Placement of prosthesis.  A mesh prosthesis is positioned over the inguinal floor. The medial end is rounded to correspond to the patients particular anatomy and secured to the anterior rectus sheath at least 2 cm medial to the pubic tubercle. A continuous suture of either nonabsorbable or long-lasting absorbable material should be used. Wide overlap of the pubic tubercle is important to prevent the pubic tubercle recurrences all too commonly seen with other operations. The suture is continued laterally in a locking manner, securing the prosthesis to either side of the pubic tubercle (not into it) and then to the shelving edge of the inguinal ligament. The suture is tied at the internal ring.

Creation of shutter valve. A slit is made at the lateral end of the mesh in such a way as to create two tails, a wider one (approximately two thirds of the total width) above and a narrower one below. The tails are positioned around the cord structures and placed beneath the external oblique aponeurosis laterally to about the anterior superior iliac spine, with the upper tail placed on top of the lower. A signle interrupted suture is placed to secure the lower edge of the superior tail to the lower edge of the inferior tail effect, creating a shutter valve. This step is considered crucial for preventing the indirect recurrences occasionally seen when the tails are simply reapproximated. The same suture incorporates the shelving edge of the inguinal ligament so as to create a domelike buckling effect over the direct space, thereby ensuring that there is no tension, especially when the patient assumes an upright position.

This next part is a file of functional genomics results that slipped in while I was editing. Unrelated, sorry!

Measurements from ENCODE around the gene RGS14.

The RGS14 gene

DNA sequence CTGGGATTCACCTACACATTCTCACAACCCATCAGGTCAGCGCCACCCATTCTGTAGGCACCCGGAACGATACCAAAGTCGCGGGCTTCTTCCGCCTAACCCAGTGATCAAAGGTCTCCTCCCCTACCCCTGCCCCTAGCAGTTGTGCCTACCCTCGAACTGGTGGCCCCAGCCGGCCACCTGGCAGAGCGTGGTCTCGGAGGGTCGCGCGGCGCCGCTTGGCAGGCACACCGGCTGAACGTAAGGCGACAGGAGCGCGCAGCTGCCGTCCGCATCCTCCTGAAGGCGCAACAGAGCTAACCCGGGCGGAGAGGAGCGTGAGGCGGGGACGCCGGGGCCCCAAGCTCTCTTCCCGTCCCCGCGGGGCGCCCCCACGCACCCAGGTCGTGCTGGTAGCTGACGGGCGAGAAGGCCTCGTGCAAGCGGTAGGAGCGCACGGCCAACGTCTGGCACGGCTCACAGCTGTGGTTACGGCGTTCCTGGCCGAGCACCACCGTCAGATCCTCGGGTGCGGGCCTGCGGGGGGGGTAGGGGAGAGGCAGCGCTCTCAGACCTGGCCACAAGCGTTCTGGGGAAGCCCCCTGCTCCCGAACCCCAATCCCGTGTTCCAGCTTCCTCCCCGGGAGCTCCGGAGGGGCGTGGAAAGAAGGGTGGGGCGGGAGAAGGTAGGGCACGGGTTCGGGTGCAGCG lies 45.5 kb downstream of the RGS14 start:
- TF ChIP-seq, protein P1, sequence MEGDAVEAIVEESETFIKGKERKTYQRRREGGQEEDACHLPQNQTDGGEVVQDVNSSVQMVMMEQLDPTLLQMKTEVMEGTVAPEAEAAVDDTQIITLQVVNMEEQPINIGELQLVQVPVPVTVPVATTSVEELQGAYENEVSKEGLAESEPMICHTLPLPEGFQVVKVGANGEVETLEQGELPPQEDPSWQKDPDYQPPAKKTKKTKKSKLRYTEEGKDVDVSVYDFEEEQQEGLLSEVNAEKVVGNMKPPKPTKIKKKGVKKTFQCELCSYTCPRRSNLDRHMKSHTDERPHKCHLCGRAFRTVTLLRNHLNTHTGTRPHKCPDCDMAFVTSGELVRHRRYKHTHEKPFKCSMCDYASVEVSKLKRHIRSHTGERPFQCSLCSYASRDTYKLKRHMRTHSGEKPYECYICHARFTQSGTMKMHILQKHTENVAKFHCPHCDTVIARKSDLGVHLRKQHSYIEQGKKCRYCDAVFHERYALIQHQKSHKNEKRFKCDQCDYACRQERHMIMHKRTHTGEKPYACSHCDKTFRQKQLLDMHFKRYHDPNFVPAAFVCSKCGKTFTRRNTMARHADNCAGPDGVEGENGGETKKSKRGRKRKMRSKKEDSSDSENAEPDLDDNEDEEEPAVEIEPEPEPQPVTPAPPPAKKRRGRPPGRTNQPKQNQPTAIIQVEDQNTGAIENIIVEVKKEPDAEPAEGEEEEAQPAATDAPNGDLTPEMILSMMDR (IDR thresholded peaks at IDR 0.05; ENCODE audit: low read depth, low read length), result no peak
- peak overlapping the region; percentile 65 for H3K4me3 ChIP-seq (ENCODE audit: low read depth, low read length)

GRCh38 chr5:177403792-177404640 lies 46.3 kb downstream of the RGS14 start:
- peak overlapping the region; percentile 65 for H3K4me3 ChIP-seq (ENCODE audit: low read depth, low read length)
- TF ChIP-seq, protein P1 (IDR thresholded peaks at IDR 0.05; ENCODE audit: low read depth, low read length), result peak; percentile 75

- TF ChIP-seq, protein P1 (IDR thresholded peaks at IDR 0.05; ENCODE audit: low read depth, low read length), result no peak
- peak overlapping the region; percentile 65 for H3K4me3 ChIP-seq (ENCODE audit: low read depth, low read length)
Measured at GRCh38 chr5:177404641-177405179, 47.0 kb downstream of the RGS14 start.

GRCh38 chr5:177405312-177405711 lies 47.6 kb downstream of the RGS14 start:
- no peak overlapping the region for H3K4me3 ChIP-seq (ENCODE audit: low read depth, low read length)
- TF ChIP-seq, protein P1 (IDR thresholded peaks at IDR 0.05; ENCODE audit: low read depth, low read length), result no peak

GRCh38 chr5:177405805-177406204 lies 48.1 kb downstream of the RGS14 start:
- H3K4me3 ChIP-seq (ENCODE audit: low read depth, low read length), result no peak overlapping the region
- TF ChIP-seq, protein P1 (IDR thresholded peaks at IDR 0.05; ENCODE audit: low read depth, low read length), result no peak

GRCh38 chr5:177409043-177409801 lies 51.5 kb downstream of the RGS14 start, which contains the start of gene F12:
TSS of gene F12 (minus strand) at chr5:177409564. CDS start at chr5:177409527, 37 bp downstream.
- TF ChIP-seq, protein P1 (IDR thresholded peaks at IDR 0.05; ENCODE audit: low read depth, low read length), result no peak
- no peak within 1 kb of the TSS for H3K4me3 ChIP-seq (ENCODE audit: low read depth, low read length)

Securing of prosthesis. A few interrupted sutures are placed to attach the superior and medial aspects of the prosthesis to the underlying internal oblique muscle and rectus fascia. On occasion, the iliohypogastric nerve, which courses on top of the internal oblique muscle, penetrates the medial flap of the external oblique aponeurosis. In this situation, the prosthesis should be slit to accommodate the nerve. The prosthesis can be trimmed in situ, but care should be taken to maintain enough laxity to allow for the difference between the supine and the upright positions, as well as for possible shrinkage of the mesh.

Femoral Herniorrhaphy.